Clipper Weevils

Clipper Weevils

Biology

The adult clipper weevil is a small (2-3 mm long), dark reddish-brown weevil. It has rows of tiny pits and two small white spots with dark centres on its back. Its chewing mouthparts extend into a long snout that is about one-half its body length. The legless larvae are also quite small (about 2 mm long). The grubs are white to yellowish-white, with curved, thick bodies.

Symptoms Of Damage

Look for holes in the petals of the flowers, chewed buds, and flower stems that are chewed or "clipped" almost to the point of detachment and left dangling. The dead, straw-coloured section is easy to see against the green of the plant.

Monitoring

Strawberry fields should be monitored for clipped petioles on a weekly basis, beginning in May with the early blooming varieties. Concentrate on field edges closest to woodlots and shelterbelts.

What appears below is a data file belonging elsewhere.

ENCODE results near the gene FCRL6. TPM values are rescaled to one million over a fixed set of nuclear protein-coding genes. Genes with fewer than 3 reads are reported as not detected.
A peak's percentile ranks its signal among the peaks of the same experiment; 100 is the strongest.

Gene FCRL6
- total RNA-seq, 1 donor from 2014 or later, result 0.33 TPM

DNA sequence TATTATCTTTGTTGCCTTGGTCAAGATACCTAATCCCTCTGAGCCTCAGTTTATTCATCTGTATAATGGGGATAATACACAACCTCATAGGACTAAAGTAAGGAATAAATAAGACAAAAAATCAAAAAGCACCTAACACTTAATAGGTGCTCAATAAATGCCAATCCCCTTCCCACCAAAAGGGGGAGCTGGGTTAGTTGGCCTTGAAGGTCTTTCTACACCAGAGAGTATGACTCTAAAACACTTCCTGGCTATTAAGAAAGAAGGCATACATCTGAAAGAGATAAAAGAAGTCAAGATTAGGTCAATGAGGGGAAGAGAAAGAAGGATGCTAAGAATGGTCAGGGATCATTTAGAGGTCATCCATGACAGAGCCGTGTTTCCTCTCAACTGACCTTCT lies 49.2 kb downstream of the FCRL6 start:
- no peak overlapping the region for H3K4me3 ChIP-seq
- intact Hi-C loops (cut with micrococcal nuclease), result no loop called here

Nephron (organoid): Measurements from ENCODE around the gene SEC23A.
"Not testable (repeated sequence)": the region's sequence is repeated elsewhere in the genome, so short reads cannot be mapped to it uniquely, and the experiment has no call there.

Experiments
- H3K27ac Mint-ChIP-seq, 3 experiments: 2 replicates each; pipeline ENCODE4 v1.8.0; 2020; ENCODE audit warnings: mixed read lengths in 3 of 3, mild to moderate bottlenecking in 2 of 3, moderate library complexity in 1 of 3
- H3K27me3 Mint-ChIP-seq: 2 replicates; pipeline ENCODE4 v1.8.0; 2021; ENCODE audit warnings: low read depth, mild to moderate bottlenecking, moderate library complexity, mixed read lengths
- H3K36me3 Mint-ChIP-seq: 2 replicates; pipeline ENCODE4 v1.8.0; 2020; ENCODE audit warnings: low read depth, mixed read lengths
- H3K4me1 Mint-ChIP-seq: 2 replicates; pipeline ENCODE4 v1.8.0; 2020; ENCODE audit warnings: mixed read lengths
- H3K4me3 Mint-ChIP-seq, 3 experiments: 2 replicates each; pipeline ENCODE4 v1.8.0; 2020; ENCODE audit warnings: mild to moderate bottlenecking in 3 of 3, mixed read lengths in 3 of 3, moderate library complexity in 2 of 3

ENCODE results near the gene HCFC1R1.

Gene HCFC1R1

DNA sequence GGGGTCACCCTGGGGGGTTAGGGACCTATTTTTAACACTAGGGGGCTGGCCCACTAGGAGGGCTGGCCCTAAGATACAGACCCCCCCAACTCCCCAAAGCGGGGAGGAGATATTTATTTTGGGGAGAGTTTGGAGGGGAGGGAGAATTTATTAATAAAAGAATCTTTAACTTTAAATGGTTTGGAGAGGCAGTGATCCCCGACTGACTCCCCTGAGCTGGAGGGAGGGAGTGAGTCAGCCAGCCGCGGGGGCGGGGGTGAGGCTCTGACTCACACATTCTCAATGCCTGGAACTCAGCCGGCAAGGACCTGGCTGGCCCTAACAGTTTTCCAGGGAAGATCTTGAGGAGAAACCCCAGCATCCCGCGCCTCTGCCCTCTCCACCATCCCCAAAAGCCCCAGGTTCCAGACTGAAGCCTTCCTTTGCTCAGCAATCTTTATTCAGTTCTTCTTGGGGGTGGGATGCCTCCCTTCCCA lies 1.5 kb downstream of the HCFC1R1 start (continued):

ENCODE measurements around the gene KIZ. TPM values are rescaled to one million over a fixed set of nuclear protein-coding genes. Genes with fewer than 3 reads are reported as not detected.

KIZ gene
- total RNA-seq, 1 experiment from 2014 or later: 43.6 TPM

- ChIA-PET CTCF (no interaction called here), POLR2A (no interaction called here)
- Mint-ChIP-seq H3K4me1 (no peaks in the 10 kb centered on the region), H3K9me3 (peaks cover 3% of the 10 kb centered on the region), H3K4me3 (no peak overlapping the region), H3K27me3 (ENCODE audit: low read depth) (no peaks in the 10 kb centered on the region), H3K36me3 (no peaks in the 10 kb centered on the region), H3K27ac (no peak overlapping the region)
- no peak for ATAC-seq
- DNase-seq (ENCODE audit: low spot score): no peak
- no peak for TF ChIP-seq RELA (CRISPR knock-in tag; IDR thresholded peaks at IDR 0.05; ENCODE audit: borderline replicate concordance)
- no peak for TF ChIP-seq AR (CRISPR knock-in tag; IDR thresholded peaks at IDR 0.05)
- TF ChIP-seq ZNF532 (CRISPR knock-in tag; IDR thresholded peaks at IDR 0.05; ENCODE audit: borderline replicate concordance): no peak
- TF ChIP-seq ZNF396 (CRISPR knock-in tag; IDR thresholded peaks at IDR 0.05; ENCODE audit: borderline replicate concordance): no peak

Economic Thresholds

One or two clipped buds per metre of strawberry row is grounds for control. Note that it may not be necessary to treat the entire field if the weevils are found to be localized along a field margin.

Comments

Minimizing the amount of trash in the fields in mid-to late-summer and separating new plantings from old, infested plantings may prevent new infestations. Vigorous tillage of old beds after the final harvest (while the clippers are still pupating) will reduce the movement of clippers from these infested fields to non-infested fields and to nearby overwintering sites.